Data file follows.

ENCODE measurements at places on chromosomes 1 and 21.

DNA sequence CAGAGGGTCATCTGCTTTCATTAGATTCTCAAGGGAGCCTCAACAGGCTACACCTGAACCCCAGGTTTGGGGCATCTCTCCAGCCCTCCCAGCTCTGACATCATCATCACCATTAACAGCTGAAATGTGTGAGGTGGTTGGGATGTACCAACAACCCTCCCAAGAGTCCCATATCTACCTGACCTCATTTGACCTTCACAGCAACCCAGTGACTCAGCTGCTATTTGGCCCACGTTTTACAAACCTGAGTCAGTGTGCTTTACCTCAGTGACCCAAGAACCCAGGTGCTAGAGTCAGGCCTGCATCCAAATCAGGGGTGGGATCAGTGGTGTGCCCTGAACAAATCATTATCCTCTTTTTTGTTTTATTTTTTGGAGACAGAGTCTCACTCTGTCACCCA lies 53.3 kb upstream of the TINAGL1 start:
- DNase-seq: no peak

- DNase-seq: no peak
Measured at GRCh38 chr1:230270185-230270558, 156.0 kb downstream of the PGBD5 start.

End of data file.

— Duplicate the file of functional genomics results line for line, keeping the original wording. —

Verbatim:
ENCODE measurements at places on chromosomes 1 and 21.

DNA sequence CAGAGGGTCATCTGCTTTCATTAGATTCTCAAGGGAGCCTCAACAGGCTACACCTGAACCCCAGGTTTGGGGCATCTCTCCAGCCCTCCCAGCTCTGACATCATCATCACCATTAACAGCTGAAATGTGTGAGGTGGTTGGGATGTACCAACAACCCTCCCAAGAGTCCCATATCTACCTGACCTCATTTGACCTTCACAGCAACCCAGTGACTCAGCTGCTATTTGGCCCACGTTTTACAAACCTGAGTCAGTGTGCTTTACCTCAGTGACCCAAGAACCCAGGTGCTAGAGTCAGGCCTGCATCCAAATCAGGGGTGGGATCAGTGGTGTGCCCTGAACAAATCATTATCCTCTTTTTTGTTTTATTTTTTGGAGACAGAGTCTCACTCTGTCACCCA lies 53.3 kb upstream of the TINAGL1 start:
- DNase-seq: no peak

- DNase-seq: no peak
Measured at GRCh38 chr1:230270185-230270558, 156.0 kb downstream of the PGBD5 start.